Study investigates GME therapy choices


The definitive diagnosis of GME rests with CNS histopathologic sampling.

Cyclosporine has been employed in veterinary medicine in patients with keratoconjunctivitis sicca, renal transplants, immune-mediated hemolytic anemia, immune-mediated thrombocytopenia, perianal fistulas, and more recently, for pruritic dermatoses. This review discusses it's recently published use in the treatment of granulomatous meningoencephalitis (GME).

Drs. Adamo and O' Brien (in "Use of cyclosporine to treat granulomatous meningoecephalitis in three dogs", JAVMA Vol 225, No. 8, pgs 1211-1216) reported two dogs with imaging and cerebrospinal fluid (CSF) analysis evidence of GME and one dog with a histopathological diagnosis of GME where treatment included cyclosporine. Two of the three cases had favorable clinical responses to therapy. They cite a report by Dr. Kipar et al. in the journal Veterinary Pathology (1998; 35: 45-52) that suggests that GME is an immune-mediated disease of the central nervous system (thus the rationale for employing cyclosporine in this disease). These case reports are of major interest to veterinarians who are searching for more-effective treatments for this serious and often fatal inflammatory neurologic disease.

The definitive diagnosis of GME rests with central nervous system (CNS) histopathologic sampling. The working clinical diagnosis often results from typical CSF cytology, negative findings on cultures and infectious disease serology/PCR determinations, and CNS imaging by magnetic resonance (MRI) or computed tomography (CT), which support the diagnosis of GME. Figure 1 represents the CSF cytology in a canine with GME.

Figure 1 shows the CSF cytology in a canine with GME. Cyclosporine's method of action may be related to inhibition of cytokines that modulate macrophage and monocyte activation.

Cyclosporine's method of action may be related to inhibition of cytokines that modulate macrophage and monocyte activation. Its traditional use has been in suppression of organ-transplant rejection. The authors employed cyclosporine dosages of 3-10 mg/kg BID po in these GME cases, with and without concurrent corticosteroid therapy. It should be noted that cyclosporine has variable pharmacokinetics in our patients. Trough levels of the drug should be monitored in all patients receiving immunosuppressive dosages, and the patient should not be switched back and forth between different brand names of the drug. Cyclosporine trough levels may be checked as soon as 24-48 hours after beginning therapy. Individual laboratory reference ranges should be noted. Periodic CBC and biochemical profile monitering is also recommended.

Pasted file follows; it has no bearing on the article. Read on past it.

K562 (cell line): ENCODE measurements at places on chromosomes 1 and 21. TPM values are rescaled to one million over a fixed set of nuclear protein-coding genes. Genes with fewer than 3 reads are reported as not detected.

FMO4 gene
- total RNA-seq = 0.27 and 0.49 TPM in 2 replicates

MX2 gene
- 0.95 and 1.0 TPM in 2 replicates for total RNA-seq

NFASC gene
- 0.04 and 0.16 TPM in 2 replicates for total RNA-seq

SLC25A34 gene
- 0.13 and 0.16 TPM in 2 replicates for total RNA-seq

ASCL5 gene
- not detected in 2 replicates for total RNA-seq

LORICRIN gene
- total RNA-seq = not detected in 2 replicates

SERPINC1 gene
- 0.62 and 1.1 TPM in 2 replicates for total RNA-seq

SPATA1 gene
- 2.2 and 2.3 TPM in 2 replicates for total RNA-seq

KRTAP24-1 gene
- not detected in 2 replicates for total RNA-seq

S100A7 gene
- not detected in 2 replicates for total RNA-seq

Concurrent ketoconazole therapy will result in elevated cyclosporine blood levels in the canine. This combination has in fact been suggested by other authors in an attempt to reduce the cost of therapy (Daigle JC, "More economical use of cyclosporine through combination drug therapy". J Am Anim Hosp Assoc 2002; 38: 205-208). The clinician should also be aware that macrolide antibiotics, androgens and metoclopramide might increase cyclosporine levels. Conversely, omeprazole, phenobarbitol and calcium channel blockers may reduce blood levels of cyclosporine.

If the patient responds well to therapy with cyclosporine alone, or in combination with corticosteroids, gradually tapering both immunosuppresives is indicated, preferably with close monitoring of physical examinations, neurologic status, and CSF analysis.

Periodic urine analyses and cultures by cystocentesis should be performed to detect hidden urinary tract infections. Follow-up CNS imaging is usually beneficial in case management when available and permitted by the client.

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